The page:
I really enjoy GREY’S ANATOMY but for me, their big two-parter jumped the shark. A doctor was giving birth, a doctor’s husband was having brain surgery, a doctor (who previously had a brain tumor) had an apparent heart attack, and another doctor had her hand inside a patient who had a live bomb in his chest.
I think there should be a moratorium on doctor shows doing stories where their own doctors, and their families, become patients. Is there anybody left on GREY’S ANATOMY who hasn’t become a patient yet? If so, they soon will be. The same thing happened on ER. Every doctor and nurse on that show has been treated in the trauma room for a medical emergency over the years. It’s tiresome and a cheap way to generate conflict…God knows, the GREY’S ANATOMY writers are talented enough to come up with stories that don’t make their doctors the patients.
That said, I must admit I’ve made Dr. Mark Sloan a patient at his hospital many times in my DIAGNOSIS MURDER scripts and books. I figured if he’s going to be injured during an investigation, he might as well be treated at his own hospital. Is that convenience or laziness? Oh, and come to think of it, I’ve made his son a patient, too. Mea Culpa.
3 thoughts on “Losing Patients”
Jeeze, is there a character on Diagnosis Murder who never became a patient there?
My memory could be really rusty, but as I recall, Dr. Sloan and his son were treated for relatively minor “in the line of duty” injuries. The treatment wasn’t the story, it was a by-product of the story. As a viewer, I see a distinct difference between what you’ve done and the earlier examples cited in your post.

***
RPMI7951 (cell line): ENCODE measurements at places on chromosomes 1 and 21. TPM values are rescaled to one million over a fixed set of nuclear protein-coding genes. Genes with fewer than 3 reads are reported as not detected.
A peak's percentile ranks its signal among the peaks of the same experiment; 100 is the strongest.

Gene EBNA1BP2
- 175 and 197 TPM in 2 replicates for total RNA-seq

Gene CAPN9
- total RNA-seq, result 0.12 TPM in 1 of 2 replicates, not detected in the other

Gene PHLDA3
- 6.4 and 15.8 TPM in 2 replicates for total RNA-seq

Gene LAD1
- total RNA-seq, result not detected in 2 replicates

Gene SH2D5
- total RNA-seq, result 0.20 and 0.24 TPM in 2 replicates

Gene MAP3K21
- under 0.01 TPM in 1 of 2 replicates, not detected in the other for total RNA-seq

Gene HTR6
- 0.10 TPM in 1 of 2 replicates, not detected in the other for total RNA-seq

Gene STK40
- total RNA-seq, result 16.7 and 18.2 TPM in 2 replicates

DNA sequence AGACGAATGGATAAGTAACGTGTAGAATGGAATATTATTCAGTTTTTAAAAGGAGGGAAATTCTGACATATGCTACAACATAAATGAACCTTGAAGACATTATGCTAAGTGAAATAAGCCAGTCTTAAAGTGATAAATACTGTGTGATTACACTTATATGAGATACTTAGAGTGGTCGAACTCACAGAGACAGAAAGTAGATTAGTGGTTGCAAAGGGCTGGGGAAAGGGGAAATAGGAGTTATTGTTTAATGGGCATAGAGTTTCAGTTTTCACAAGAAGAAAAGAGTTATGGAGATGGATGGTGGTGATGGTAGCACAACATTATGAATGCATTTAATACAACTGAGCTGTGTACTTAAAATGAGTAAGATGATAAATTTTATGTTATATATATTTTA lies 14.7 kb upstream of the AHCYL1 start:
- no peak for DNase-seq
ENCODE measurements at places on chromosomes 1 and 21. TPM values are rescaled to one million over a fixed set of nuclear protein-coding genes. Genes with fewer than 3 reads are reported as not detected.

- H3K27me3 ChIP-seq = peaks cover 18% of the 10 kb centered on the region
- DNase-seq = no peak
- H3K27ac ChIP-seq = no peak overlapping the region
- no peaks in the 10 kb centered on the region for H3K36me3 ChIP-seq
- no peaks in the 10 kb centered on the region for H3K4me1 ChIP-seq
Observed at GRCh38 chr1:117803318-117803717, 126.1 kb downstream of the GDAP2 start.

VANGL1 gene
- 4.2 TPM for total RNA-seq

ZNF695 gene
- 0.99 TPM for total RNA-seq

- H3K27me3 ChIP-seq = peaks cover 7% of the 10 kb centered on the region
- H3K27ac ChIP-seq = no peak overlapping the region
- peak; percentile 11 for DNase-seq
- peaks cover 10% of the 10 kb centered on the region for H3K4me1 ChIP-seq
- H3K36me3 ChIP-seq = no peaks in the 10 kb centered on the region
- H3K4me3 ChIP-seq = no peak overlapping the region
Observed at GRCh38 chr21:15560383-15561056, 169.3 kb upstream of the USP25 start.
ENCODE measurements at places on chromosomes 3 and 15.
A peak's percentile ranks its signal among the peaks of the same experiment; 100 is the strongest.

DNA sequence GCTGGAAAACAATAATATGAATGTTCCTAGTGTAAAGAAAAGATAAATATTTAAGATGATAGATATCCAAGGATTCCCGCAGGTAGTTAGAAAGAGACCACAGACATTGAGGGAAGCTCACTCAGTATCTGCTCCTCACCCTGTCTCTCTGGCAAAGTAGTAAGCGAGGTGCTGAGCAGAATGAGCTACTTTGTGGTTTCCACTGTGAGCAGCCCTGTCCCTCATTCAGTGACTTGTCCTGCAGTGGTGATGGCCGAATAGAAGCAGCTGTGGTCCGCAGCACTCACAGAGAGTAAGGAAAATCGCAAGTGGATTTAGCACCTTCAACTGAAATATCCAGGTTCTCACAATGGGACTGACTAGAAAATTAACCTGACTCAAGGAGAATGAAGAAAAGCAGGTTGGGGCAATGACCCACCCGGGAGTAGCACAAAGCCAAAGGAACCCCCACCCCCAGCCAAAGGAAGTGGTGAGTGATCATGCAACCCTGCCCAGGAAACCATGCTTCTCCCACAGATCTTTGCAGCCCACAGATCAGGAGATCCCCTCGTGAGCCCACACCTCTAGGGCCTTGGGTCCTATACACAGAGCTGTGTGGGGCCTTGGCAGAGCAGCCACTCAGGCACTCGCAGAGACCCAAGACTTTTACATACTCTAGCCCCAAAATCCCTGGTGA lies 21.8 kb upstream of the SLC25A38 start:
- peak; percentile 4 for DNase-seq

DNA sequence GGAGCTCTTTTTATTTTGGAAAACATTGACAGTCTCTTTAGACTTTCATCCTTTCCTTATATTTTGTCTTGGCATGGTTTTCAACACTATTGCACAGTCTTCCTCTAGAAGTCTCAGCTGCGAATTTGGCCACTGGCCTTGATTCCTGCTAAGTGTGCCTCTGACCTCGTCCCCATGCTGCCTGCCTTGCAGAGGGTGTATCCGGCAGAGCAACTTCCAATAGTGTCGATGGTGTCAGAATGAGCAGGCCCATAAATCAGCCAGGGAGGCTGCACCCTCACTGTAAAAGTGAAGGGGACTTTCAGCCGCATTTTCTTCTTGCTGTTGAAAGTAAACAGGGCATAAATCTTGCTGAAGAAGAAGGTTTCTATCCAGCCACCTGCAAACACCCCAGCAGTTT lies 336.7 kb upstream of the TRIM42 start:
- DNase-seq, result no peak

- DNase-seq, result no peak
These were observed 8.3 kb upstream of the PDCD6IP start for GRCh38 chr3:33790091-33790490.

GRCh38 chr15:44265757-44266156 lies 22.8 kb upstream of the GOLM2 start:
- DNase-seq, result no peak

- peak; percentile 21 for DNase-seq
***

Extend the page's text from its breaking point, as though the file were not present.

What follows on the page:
I only watched those episodes of Grey’s Anatomy because I was intrigued by the whole Code Black thing. Then I kept watching because Kyle Chandler was in it, but I was so mad about what happened to him. Maybe this little stint will get him another show or something. I miss watching him on Early Edition.
I never really watched ER though. It never interested me, but sometimes you just have to get your doctors hurt because it allows you to know they experience more than just psychological and emotional pain. You get to see them go through a different kind of torture. Sometimes this makes the storyline interesting, but sometimes it just bogs it down and forces you to change the channel.
As for the injuries inflincted on the characters on Diagnosis Murder they weren’t constantly the forefront of the storyline and it usually happened for a good reason or it was expected since Dr. Sloan did stick his nose in a few places he wasn’t supposed to and his friends followed. Then Steve was an officer so sometimes getting hurt is supposed to happen.
In the end I think people should only get hurt if there’s a good reason or somehow slightly important to the plot. For some reason characters getting injured in any manner is becoming a staple on shows to attract viewers and give characters added emotional levels or something. I may be reading a lot into this stuff, but that’s just my observation of what I see on television. I’m not going to stop watching any of my shows because of this. I’m just not gonna watch some of the over dramatic, overdrawn and uncreative attempts to get viewers. Sounds slightly hypocritical, but I will admit I have yet to sit down and watch an episode of Desperate Housewives, 24, Prison Break or Las Vegas and I’m sure they do that kind of stuff all the time.